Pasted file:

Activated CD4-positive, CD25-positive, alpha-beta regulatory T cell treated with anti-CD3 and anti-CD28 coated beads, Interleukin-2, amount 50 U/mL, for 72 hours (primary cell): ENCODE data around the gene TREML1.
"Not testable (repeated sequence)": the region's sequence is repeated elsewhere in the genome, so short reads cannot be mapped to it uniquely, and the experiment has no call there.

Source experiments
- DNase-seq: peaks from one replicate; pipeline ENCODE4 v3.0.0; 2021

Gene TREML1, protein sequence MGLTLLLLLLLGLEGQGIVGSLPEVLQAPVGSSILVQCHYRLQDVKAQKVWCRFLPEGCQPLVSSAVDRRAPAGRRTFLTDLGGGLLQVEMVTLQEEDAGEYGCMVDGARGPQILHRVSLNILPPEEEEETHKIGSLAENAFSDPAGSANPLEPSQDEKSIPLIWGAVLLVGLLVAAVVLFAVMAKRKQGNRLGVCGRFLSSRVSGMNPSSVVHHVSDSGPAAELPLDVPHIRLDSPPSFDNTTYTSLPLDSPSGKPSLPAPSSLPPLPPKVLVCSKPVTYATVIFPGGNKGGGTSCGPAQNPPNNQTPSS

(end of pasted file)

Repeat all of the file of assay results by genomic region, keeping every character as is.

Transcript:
Activated CD4-positive, CD25-positive, alpha-beta regulatory T cell treated with anti-CD3 and anti-CD28 coated beads, Interleukin-2, amount 50 U/mL, for 72 hours (primary cell): ENCODE data around the gene TREML1.
"Not testable (repeated sequence)": the region's sequence is repeated elsewhere in the genome, so short reads cannot be mapped to it uniquely, and the experiment has no call there.

Source experiments
- DNase-seq: peaks from one replicate; pipeline ENCODE4 v3.0.0; 2021

Gene TREML1, protein sequence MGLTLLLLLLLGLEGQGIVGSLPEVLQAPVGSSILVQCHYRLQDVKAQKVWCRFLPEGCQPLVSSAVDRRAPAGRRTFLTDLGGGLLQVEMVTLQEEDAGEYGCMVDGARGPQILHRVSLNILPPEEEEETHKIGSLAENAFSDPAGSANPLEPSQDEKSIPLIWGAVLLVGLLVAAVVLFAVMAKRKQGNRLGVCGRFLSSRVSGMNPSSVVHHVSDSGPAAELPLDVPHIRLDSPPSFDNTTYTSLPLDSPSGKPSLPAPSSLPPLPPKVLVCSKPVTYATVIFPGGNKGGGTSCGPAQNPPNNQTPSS